2004 – Although already quite animated, “American Idol” judge Simon Cowell makes the transition to cartoon form on another Fox television series, “The Simpsons.” The outspoken talent evaluator parodies himself in the episode, titled “Smart & Smarter,” as a tough admissions committee member at a school where the Simpsons hope to enroll their baby daughter Maggie.
2001 – John Fahey, guitarist and indie label owner, dies in Salem, Ore., two days after undergoing coronary bypass surgery. He is 61. Fahey formulated an idiosyncratic blues-based fingerpicking style that was showcased on a series of albums for his label, Takoma Records. He was considered a principal, albeit unwilling, influence on such new-age musicians as Will Ackerman and George Winston.
1999 – Rising R&B star Kelly Price files suit against T-Neck Records, Island Records, Ron Islay, and Islay Brothers Music Corp., alleging that T-Neck breached her contract and interfered with other recording opportunities.
1999 – Jimmy Chamberlin announces that he has rejoined the Smashing Pumpkins, 3 1/2 years after being ousted from the group for his involvement in the fatal drug overdose of keyboardist Jonathan Melvoin.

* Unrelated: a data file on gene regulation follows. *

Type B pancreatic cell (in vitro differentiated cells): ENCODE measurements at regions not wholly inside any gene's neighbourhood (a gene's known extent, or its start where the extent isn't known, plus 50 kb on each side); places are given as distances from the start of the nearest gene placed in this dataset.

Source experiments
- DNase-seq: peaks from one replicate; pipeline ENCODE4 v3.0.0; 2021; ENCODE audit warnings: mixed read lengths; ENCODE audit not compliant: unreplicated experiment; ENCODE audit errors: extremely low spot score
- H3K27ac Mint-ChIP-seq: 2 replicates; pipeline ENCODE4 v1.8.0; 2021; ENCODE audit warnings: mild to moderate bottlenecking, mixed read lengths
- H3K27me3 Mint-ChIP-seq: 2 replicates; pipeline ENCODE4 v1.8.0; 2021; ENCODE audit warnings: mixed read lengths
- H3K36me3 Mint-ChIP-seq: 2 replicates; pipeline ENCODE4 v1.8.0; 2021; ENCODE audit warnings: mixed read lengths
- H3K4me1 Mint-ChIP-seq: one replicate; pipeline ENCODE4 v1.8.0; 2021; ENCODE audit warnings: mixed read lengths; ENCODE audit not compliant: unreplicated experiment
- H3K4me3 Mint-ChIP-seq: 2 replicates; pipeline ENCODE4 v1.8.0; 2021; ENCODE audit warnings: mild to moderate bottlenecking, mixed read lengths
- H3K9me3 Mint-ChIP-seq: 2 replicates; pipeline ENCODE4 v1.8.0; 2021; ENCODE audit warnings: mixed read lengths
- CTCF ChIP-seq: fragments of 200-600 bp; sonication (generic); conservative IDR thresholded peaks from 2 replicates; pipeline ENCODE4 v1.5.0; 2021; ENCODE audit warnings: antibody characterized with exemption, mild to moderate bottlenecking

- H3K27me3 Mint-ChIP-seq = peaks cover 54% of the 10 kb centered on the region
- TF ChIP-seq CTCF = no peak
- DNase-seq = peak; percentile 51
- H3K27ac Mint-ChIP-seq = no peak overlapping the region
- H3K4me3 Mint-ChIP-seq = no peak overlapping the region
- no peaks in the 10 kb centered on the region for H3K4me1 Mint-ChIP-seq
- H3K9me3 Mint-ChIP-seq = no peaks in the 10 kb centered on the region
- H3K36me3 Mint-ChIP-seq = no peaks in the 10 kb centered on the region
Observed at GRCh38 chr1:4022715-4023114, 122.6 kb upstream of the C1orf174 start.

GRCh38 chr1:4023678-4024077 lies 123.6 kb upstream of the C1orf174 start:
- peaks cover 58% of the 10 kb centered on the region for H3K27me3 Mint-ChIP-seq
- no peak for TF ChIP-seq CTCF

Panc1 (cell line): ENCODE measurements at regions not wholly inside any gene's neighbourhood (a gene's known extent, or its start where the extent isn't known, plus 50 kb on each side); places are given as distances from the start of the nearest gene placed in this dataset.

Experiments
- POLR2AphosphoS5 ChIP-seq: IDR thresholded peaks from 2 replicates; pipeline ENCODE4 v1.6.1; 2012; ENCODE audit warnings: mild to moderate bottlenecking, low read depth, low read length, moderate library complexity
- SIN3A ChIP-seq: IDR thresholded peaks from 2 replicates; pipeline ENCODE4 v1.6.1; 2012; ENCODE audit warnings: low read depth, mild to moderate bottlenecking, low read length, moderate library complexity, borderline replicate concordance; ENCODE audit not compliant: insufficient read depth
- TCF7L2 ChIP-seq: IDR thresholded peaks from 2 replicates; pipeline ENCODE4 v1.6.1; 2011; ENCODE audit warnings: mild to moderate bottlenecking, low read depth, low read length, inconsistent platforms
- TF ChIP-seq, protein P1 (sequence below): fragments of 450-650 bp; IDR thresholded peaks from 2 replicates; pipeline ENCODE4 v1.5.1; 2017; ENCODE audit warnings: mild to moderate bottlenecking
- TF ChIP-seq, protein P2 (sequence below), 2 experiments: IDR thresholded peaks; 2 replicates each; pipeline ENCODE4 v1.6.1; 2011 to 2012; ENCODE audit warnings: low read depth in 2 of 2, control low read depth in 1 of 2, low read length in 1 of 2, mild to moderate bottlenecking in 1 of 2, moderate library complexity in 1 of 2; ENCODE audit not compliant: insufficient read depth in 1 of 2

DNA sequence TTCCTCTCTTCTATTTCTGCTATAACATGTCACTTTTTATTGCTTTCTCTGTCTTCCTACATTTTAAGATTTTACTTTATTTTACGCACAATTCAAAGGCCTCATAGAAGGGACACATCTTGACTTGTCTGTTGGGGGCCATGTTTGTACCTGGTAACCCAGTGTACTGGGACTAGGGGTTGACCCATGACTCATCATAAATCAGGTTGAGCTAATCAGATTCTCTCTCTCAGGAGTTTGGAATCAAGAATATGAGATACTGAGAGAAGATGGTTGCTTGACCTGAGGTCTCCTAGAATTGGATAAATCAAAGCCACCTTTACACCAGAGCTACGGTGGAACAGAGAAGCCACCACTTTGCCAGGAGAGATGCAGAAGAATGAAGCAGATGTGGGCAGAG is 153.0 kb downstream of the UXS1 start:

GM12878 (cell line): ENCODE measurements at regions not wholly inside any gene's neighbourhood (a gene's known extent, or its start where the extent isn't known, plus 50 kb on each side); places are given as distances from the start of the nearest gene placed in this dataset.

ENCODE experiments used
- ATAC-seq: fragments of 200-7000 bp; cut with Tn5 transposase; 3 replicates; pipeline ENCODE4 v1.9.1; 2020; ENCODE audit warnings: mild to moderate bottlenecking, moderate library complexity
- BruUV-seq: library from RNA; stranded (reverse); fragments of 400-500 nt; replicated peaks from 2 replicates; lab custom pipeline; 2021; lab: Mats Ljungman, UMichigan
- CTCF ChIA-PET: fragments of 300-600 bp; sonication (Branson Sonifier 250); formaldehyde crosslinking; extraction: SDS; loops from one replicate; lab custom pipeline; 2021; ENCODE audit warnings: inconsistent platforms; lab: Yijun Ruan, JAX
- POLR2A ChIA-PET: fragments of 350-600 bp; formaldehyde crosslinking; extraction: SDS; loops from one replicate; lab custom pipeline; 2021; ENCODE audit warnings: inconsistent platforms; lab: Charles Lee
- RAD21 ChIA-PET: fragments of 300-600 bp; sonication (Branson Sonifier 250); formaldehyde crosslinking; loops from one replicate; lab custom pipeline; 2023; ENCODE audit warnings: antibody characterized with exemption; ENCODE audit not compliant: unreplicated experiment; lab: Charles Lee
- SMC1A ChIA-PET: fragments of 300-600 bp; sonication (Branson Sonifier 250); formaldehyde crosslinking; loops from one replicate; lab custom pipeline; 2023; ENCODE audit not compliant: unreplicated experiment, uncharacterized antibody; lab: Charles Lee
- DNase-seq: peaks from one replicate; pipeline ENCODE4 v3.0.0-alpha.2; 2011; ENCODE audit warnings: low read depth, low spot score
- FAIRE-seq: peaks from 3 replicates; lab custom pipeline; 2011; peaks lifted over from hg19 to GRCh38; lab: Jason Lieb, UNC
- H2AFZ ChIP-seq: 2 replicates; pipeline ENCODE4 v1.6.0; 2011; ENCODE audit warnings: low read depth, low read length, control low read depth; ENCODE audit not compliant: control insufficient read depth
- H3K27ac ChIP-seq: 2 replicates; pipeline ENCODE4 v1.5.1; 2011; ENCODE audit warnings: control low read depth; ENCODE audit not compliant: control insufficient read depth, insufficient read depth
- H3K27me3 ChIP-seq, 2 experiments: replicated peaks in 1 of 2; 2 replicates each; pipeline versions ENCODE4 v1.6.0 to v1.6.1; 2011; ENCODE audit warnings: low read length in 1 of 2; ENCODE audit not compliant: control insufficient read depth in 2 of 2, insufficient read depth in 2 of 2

1998 – Stevie Wonder is honored as the 1999 MusiCares Person of the Year. He receives the honor at a special tribute dinner and concert at the Century Plaza Hotel in Los Angeles.
1988 – Rick Astley wins the annual British Phonographic Industry award for best single, “Never Gonna Give You Up.”
1986 – MTV celebrates the 20th anniversary of the Monkees by airing “Pleasant Valley Sunday,” a 22-hour broadcast of Monkees TV episodes.
1977 – No. 1 Billboard Pop Hit: “New Kid in Town,” Eagles. The single, the first release from the album “Hotel California,” is the group’s first to be certified gold for selling more than 1 million copies.
1976 – Florence Ballard of the Supremes dies of cardiac arrest. Age 32. Ballard was cut from the group in 1967 following such No. 1 hits as “Baby Love,” “Stop! In the Name of Love” and “You Can’t Hurry Love.”
1968 – Genesis releases its first single, “The Silent Sun.” Peter Gabriel and Tony Banks later say they wrote the song in the style of the Bee Gees to impress producer and Bee Gees fan Jonathan King.
1967 – No. 1 Billboard Pop Hit: “Kind of a Drag,” The Buckinghams. The group from Chicago was originally called the Pulsations.
1956 – No. 1 Billboard Pop Hit: “Lisbon Antigua,” Nelson Riddle.
1936 – Singer Ernie K-Doe (Ernest Kador Jr.) is born in New Orleans. His first song to hit the charts, “Mother-in-Law,” reaches No. 1 in 1961.